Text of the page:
The Core of Asian American Identity

Asian Alliance for Mental Health
5 min readSep 30, 2021

By Patrick Tang, UW Sophomore

Photos by Patrick Tang

What does it mean to be a third-generation Asian American? Well, that would depend on who you are asking. Contrary to popular belief that all Asian Americans share similar experiences, our experiences do not fit neatly into a monolithic category. Similarity exists, but this does not equate to sameness. One angst experienced by my generation of fellow Asian Americans is the constant need to explain why our backgrounds do not uniformly mirror each other and that we do not know every Asian person out there. If we are feeling extra generous, we might even pull out a map to show the vast geographic areas covered by the ginormous identity container, “Asia.” Everyday conversations often overlook the diversity of cultures and ethnicities within Asia, as well as how that affects the Asian American experience. To have me define what it means to be a third-generation Asian American is problematic — hence the identity crisis experienced by my fellow Asian Americans. For me, it’s a crisis involving the powerful tension between not being “Asian enough” and not being “American enough.”

Not Asian Enough

Growing up, I was taught to always respect my elders. My grandfather was one of the most influential people in my life. But, I don’t really know anything about him. I know that he liked to drink Blue Label Johnnie Walker, shoot the rabbits eating his cabbage in the backyard with his slingshot, and the reason that my family came here to America after being taken prisoner in the Korean War. I don’t know anything else about my grandpa. Not even his name. When he passed away a couple of years back, I realized that I never was able to have a heart-to-heart talk with him. He spoke broken English and I do not speak Korean. My parents only spoke English with me and my sister. I will always regret not knowing who he was and his experiences as both an immigrant and a prisoner in the Korean War. When I went to his funeral service, the only thought that ran through my mind was that I was not Asian enough to speak Korean…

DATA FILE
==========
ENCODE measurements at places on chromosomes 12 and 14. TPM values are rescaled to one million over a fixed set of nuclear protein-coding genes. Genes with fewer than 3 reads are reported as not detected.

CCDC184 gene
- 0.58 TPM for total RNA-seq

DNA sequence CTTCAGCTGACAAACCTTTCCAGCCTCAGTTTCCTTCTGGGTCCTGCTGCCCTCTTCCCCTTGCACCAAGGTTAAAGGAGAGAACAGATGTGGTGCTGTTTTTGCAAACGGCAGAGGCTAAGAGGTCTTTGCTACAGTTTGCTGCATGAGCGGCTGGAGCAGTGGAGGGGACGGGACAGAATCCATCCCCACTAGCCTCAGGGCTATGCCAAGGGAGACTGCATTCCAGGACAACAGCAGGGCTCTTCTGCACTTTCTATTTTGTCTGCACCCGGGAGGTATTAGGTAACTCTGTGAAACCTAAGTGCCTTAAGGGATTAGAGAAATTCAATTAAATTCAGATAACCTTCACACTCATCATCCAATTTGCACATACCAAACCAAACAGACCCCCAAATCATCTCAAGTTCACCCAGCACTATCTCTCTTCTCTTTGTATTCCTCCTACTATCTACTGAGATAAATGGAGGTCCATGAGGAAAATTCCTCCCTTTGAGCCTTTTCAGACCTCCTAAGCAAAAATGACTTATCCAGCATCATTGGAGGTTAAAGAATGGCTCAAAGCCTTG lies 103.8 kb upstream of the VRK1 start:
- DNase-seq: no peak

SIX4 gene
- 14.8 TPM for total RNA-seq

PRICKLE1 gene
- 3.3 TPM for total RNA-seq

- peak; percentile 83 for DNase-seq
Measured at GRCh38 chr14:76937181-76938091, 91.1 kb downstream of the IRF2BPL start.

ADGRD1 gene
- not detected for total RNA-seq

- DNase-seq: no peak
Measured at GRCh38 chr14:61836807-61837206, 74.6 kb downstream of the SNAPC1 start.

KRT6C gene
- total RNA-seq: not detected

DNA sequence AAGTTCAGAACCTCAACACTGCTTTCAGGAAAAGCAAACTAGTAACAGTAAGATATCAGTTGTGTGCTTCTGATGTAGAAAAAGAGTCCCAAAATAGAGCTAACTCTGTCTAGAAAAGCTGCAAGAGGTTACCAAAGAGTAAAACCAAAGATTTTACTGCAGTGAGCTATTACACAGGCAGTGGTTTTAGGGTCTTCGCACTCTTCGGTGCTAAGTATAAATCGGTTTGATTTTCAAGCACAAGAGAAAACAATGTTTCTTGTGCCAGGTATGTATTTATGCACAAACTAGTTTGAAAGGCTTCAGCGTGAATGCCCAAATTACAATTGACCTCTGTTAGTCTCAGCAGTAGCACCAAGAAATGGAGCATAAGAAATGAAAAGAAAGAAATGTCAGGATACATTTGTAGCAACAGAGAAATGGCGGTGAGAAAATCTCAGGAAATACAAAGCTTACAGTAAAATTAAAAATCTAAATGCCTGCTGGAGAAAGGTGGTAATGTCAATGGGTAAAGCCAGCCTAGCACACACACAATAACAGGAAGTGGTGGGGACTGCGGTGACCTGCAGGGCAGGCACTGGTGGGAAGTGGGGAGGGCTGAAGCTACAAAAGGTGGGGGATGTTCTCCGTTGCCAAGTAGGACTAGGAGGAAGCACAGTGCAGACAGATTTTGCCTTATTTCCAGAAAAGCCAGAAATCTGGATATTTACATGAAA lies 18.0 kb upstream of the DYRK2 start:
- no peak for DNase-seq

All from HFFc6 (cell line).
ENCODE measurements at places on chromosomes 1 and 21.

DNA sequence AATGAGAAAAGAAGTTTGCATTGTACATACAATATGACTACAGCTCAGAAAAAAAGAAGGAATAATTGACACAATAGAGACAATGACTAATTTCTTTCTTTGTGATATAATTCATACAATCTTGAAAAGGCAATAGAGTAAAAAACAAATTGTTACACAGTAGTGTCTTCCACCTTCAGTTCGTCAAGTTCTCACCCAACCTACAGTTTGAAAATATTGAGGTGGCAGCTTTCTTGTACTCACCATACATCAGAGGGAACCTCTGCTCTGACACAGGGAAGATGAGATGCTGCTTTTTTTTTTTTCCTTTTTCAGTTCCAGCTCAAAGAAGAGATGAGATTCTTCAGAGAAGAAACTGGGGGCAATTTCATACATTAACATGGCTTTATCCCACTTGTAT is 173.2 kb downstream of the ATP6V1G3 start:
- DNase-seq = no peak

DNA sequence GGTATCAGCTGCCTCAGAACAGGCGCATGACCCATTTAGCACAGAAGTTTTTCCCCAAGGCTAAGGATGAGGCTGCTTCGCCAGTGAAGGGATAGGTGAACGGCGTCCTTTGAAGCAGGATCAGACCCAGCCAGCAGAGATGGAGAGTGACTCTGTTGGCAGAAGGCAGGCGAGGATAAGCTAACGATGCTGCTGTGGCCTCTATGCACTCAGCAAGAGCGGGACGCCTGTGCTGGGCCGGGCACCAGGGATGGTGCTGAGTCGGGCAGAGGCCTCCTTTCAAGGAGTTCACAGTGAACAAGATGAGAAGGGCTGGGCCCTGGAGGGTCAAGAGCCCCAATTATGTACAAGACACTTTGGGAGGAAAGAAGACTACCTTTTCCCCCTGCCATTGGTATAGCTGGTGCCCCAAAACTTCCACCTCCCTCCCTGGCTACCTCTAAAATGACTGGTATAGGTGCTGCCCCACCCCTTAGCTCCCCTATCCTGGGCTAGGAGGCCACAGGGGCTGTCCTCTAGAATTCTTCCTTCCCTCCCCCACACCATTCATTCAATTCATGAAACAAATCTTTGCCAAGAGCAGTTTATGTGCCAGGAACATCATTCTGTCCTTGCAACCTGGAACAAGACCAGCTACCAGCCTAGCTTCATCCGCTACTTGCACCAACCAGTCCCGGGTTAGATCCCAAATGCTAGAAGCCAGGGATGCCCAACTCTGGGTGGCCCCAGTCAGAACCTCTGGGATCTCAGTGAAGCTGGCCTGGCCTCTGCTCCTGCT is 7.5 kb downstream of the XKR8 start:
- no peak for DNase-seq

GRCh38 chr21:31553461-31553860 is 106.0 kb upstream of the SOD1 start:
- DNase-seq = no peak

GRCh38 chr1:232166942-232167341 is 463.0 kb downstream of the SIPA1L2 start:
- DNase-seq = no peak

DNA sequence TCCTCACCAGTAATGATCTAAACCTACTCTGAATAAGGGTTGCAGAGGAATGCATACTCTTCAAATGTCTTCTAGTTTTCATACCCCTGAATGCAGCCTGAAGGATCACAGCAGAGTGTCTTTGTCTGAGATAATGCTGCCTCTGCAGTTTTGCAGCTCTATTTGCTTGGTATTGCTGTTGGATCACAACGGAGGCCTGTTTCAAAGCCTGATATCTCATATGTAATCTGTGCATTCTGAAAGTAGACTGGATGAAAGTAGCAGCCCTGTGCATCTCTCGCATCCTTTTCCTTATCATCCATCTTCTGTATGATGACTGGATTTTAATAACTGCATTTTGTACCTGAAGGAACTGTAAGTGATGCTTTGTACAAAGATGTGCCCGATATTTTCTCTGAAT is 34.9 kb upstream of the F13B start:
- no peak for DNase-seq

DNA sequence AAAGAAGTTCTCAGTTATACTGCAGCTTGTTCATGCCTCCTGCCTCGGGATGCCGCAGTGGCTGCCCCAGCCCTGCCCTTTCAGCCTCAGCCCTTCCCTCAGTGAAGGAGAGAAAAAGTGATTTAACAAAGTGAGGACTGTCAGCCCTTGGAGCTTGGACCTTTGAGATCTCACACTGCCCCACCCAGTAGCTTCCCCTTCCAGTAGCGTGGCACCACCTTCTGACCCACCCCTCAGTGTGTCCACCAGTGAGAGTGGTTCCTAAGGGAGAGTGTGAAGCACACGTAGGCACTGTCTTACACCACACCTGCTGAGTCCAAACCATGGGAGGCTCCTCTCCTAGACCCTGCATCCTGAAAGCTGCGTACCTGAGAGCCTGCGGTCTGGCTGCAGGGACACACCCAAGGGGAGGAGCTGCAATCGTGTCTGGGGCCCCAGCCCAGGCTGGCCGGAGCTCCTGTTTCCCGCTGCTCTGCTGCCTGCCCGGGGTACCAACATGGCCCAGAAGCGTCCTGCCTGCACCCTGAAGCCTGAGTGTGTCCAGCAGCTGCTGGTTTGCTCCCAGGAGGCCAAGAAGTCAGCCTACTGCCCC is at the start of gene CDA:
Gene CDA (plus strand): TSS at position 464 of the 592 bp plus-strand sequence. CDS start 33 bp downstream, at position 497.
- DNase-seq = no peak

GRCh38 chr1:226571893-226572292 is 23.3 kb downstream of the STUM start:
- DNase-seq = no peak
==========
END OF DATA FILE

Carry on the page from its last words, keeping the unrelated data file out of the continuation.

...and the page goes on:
There are a couple of Asian stereotypes that I’ve always heard growing up. Asians get good grades and Asians can’t play sports. I am a living contradiction of both of those stereotypes. UW was one of my “reach” schools. My SAT scores were so low for the caliber of classes I was taking and definitely below average when you look at the 2019 and 2020 incoming freshman statistics. Looking back, I am so thankful that my parents forced me to rewrite my college application a countless amount of times. Compared to other Asians, I am a second-class representation of the “smart Asian” stereotype. However, I make up for my less than stellar grades with my athleticism. I’ve always been a multi-sport athlete who’s played competitive soccer all my life. Even after moving out of the house, I can still hear the mantra of my parents,“Stop going outside so much. Sit down and study!” ringing in my ears. I guess I am not Asian enough to have that perfect 4.0 GPA…

Not American Enough

Growing up, I noticed that to some extent, my White friends can openly discuss their mental health with their parents. In contrast, in Asian homes, there exists a large stigma around mental health that makes it difficult for children to openly discuss their mental health. This is because our parents and grandparents have embraced the “pull yourself up by the bootstraps” mentality to overcome the many challenges associated with their life as an immigrant. I am no stranger to the stories of the struggles that our grandparents experienced in order to grant us the American life. However, this knowledge places immense and overwhelming pressure on us to succeed. This approach to life, especially when it relates to mental health, cannot be passed onto our generation. Although I would like to discuss these feelings now, I am not American enough to comfortably discuss my mental health with others…